Should we pray, ”Do not take Your Spirit from me”?

”Do not cast me away from Your presence, And do not take Your Holy Spirit from me.” (Ps. 51:11)

In Psalms 51, we find King David’s prayer of repentance after the sin with Bat-Sheba. What we, who now live in the New Covenant, mainly can learn from this prayer today, is that if we act wrongly, or sin, we should repent from the depth of our hearts. Sin is always wrong and always serious.

However, there are several things in David’s prayer that are no longer applicable to us as believers in the New Covenant. One of these things is found in verse 11, where David asks God not to take His Spirit away from him.

David was completely wright to pray like that. Under the Old Covenant, the Holy Spirit was not poured out on earth as today – i.e. after the day of Pentecost 2000 years ago. We see in the Old Testament how the Holy Spirit on many occasions ”fell upon” or ”came upon” the Prophets and holy men and women of that time. However, we who are born-again believers under the New Covenant enjoy privileges that go far beyond those of the Old Covenant.

The one who believes in Jesus and confesses Him as Lord becomes born again, by the Holy Spirit, after which the Spirit resides in that person permanently. Those who are born again have been “sealed by the Spirit” (Eph. 1:13), which means that the Holy Spirit does not come and go. He permanently lives in the believer – who is the temple of the Holy Spirit (1 Kor. 6:19).

13 In Him you also trusted, after you heard the word of truth, the gospel of your salvation; in whom also, having believed, you were sealed with the Holy Spirit of promise, 14 who is the guarantee of our inheritance until the redemption of the purchased possession, to the praise of His glory. (Eph. 1:13-14)

”Or do you not know that your body is the temple of the Holy Spirit who is in you, whom you have from God, and you are not your own?” (1 Cor. 6:19)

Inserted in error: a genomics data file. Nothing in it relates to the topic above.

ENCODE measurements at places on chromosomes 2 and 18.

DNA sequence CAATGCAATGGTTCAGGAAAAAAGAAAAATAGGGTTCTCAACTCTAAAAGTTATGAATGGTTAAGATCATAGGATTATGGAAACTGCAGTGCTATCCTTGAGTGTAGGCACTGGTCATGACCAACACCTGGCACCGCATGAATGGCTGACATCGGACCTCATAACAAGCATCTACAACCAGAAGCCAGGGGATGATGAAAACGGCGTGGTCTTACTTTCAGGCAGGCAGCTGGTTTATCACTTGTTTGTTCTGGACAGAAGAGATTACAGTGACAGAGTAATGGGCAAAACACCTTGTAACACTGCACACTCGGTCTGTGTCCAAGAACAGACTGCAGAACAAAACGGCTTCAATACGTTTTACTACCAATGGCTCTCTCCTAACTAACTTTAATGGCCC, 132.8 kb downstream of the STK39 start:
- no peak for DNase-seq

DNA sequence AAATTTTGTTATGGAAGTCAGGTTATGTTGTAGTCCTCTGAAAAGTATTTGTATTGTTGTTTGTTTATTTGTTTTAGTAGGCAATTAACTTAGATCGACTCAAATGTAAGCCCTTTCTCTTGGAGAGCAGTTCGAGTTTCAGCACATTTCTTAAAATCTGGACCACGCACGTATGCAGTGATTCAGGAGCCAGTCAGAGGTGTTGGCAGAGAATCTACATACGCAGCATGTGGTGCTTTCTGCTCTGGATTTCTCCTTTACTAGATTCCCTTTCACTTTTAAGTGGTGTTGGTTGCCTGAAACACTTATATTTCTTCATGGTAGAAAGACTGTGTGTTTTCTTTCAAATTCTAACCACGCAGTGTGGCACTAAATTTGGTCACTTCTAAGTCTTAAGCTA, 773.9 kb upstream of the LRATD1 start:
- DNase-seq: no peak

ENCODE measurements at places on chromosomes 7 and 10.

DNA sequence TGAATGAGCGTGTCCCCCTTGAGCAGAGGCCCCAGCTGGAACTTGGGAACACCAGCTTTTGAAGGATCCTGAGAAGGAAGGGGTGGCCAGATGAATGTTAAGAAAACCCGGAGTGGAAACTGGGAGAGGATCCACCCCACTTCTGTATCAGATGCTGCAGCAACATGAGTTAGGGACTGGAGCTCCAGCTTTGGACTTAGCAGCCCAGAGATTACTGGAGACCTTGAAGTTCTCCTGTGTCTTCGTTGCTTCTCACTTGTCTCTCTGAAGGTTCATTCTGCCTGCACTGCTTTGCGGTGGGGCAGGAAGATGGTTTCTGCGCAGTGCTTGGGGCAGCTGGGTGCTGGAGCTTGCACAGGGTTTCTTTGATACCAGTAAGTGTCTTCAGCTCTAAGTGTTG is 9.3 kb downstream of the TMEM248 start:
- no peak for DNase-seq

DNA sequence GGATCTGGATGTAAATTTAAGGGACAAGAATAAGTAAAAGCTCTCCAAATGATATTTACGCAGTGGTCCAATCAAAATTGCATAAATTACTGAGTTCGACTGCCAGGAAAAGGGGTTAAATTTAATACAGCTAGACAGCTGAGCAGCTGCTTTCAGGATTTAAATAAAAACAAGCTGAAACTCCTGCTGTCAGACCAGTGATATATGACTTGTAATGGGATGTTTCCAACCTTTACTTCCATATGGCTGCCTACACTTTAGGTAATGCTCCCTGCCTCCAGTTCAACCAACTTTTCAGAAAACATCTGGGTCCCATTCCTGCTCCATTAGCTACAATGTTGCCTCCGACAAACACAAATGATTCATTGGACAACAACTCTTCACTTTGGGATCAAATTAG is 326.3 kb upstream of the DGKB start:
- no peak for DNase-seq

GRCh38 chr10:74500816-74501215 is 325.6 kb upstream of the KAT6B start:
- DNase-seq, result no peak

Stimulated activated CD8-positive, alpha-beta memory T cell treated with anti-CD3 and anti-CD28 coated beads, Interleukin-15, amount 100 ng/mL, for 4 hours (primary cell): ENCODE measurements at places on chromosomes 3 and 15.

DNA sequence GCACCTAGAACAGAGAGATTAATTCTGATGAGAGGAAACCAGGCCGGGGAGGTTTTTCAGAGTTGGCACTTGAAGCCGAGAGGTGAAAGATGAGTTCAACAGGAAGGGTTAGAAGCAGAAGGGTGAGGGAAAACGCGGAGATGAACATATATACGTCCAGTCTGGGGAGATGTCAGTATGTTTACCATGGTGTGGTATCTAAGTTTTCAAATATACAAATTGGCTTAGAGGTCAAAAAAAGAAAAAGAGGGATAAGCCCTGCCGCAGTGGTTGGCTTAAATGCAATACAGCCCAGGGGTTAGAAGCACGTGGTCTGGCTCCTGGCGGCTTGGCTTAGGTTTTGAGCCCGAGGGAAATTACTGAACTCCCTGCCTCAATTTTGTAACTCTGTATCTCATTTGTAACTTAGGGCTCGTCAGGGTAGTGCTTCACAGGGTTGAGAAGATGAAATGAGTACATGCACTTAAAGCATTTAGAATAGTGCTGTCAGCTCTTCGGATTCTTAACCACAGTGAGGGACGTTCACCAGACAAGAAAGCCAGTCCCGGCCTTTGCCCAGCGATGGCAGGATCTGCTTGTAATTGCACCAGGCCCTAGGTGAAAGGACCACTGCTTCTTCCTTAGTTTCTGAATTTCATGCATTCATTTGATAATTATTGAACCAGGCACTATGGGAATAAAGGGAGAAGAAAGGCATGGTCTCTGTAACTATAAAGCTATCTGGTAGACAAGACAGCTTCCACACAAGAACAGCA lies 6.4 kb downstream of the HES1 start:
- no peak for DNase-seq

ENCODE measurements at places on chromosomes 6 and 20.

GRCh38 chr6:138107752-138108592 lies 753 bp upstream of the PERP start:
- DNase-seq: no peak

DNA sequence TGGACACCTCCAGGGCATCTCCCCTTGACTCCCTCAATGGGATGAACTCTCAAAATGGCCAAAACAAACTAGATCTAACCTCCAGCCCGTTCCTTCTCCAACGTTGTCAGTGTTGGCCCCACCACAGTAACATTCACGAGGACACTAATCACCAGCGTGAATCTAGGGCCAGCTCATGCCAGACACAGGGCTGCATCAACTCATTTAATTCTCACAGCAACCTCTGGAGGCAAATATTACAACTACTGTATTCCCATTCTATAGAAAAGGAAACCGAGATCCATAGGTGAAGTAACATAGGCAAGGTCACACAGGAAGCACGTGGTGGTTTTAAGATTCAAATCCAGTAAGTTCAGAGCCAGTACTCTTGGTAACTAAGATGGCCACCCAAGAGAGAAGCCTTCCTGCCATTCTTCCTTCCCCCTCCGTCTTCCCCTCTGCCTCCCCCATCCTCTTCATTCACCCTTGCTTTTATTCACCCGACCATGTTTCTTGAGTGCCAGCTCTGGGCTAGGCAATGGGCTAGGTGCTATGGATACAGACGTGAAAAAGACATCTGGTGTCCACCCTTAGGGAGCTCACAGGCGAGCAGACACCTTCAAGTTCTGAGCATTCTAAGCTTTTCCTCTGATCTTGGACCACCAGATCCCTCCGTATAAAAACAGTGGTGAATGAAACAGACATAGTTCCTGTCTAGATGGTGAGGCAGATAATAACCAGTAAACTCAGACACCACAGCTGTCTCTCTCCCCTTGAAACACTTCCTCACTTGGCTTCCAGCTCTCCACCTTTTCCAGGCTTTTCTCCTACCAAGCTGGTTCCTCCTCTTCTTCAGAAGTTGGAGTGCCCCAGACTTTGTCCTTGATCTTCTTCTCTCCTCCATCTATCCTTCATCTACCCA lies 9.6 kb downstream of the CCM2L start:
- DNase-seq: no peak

Still today, it is not uncommon to hear certain preachers pray, “Dear God, do not take your Holy Spirit from me…”, just like David in the Old Covenant. The intentions may be good, and these preachers may have committed serious sins that they should repent from under tears, but the fact is that this is an “anti-Christ prayer” – i.e. a prayer that goes against Jesus and His finished work.

Jesus, before His death on the cross, promised His disciples that He would ask the Father to send them a Helper – the Holy Spirit, who would live in them and be with them forever:

16 And I will pray the Father, and He will give you another Helper, that He may abide with you forever— 17 the Spirit of truth, whom the world cannot receive, because it neither sees Him nor knows Him; but you know Him, for He dwells with you and will be in you. (Jn. 14:16-17)

This promise was fulfilled on the Day of Pentecost 2000 years ago. Since then, the Holy Spirit permanently resides in all born-again believers.

Hebrews 13:5 says: For He Himself has said, ’I will never leave you nor forsake you’.”

Knowing that the Holy Spirit lives in us, and has come to be with us forever, and that God has promised never to leave nor forsake us – how then can we at the same time pray to God that He will not take His Holy Spirit from us? It is nothing but disbelief. When leaders pray such prayers today, this might lead to that ordinary believers start doubting whether they truly have the Holy Spirit in them, or not, which is a very serious thing!

The good news of the Gospel is: Receive Jesus, and the Holy Spirit will enter your heart. From that moment the Spirit neither comes nor goes. He is always with you!


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